Due to the growth of the population and increasing crop depredation issues caused by the birds, waterfowl managers lifted hunting restrictions on Aleutian geese in Oregon and California, allowing regulated harvest of the birds for the first time in nearly 50 years. Waterfowl managers have since expanded hunting opportunities into February and March and further liberalized bag limits. The successful restoration of the Aleutian goose serves as a model for the recovery of other wildlife species under the Endangered Species Act.


The Richardson's goose is the only cackler subspecies found in the midcontinent region. The remaining three subspecies, including the tiny minima, are found almost exclusively in the Pacific Flyway. Photo © USFWS



The Richardson's goose is the only cackler subspecies found in the midcontinent region (see map). Photo ©

Similar in size to the Aleutian goose, the Richardson's goose, also known as the Hutchinson's goose, is the only cackling goose subspecies that occurs mostly in the Central and Mississippi Flyways. These birds can be distinguished from other cackling geese by their pale gray plumage, which is much lighter than that of their western cousins. Richardson's geese nest across the Canadian Arctic from the Mackenzie River Delta in the Northwest Territories to the east across Nunavut and to the Melville Peninsula north of Hudson Bay, as well as on Victoria, King William, Qikiqtaryuaq (formerly Jenny Lind), Baffin, and Southampton Islands. During migration Richardson's geese are widely distributed throughout the midcontinent region. The majority winter on the Southern High Plains across Kansas, Oklahoma, and Texas. Although survey data are limited, this large population of cackling geese is believed to be stable.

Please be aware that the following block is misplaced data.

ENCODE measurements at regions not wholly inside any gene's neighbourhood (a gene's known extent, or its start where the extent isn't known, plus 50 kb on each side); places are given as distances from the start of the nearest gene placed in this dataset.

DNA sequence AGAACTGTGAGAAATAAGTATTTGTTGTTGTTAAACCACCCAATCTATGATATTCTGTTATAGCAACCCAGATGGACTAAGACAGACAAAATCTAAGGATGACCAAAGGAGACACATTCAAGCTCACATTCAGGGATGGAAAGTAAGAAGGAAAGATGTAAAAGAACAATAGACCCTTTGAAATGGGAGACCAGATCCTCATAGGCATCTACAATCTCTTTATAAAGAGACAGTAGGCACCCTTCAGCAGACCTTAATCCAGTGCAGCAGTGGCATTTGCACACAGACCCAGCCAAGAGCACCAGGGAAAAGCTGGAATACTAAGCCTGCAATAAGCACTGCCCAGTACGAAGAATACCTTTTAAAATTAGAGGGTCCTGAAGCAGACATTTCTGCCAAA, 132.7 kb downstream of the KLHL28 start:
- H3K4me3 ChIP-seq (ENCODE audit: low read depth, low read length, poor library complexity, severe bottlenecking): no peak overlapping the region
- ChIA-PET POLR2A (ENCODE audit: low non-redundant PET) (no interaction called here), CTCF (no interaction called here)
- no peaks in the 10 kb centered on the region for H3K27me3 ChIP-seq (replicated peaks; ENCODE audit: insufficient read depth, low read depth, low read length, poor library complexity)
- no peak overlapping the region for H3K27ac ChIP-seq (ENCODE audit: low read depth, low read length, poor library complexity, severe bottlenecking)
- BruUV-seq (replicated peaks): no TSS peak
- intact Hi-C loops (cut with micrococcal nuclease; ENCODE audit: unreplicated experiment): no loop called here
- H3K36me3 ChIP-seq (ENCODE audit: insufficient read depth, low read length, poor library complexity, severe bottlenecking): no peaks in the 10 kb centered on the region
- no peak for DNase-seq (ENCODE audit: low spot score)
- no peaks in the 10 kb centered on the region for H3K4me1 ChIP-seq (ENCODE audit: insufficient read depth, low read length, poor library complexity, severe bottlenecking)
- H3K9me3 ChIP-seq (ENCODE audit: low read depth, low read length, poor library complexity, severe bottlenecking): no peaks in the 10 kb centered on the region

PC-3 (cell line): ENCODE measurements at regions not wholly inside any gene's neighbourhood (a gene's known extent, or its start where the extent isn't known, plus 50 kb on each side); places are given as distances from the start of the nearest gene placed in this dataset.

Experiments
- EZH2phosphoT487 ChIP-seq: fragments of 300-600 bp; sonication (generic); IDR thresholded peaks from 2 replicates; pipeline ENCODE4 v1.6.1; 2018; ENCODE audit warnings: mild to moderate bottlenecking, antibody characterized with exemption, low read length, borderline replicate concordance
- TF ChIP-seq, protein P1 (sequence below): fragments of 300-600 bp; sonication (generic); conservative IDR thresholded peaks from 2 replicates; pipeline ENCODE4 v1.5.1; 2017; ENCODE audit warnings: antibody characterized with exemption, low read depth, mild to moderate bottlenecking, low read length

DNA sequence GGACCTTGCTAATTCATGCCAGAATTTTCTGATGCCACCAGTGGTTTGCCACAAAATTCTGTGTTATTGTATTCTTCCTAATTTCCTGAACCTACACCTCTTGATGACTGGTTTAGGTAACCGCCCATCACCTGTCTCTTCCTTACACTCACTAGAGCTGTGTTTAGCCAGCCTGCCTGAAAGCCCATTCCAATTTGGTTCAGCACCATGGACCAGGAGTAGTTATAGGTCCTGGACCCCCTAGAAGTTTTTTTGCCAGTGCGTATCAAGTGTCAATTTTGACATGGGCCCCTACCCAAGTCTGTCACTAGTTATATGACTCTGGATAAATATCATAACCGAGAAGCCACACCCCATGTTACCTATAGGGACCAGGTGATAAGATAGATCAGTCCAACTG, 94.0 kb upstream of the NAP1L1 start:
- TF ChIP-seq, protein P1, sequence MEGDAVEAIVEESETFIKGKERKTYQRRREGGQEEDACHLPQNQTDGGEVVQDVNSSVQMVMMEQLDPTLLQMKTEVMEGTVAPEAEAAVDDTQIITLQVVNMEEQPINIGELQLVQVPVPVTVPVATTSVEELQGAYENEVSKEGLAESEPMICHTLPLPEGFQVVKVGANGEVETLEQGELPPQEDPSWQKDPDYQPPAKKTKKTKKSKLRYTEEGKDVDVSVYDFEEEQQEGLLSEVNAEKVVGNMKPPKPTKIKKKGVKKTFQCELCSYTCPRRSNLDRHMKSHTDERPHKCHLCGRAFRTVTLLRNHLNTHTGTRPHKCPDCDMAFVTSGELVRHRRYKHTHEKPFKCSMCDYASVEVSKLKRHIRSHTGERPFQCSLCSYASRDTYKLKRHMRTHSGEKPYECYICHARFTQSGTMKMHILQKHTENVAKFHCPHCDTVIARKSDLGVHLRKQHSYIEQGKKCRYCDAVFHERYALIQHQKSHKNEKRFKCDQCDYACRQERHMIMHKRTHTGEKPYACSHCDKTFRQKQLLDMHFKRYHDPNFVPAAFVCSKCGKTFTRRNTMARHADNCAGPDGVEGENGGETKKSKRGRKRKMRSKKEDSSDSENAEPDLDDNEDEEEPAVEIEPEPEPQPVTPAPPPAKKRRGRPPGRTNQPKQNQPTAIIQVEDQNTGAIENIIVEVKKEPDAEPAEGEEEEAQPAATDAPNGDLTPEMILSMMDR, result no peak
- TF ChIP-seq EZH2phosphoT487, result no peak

The Taverner's goose is the largest and least studied of the four subspecies. Nesting throughout western Alaska from the Arctic to the western interior and coast, this subspecies prefers slightly more inland nesting areas than minima does. Most Taverner's geese winter in Oregon and Washington, but smaller numbers spend the winter farther south in the Central Valley of California and occasionally in neighboring states. Comprehensive survey data are limited for this subspecies, but available information indicates that the population is stable or increasing. Scientists are currently conducting research to learn more about these birds and help fine-tune their management.

Over the past several decades, the winter distribution of many cackling goose populations has been changing. Although definitive explanations are elusive, these shifts are likely driven by changes in climate, agricultural practices, hunting pressure, and competition with other waterfowl species for limited habitat. One thing is certain: cackling geese will go where they can find the resources they need to conserve energy, maintain body condition throughout the winter, and prepare for successful breeding in the spring. Many populations are also increasing, so these interesting birds may be coming soon to a region near you.

Kelly Warren is a DU regional biologist based in Philomath, Oregon. Kyle Spragens, waterfowl section manager for the Washington Department of Fish and Wildlife, also contributed to this article.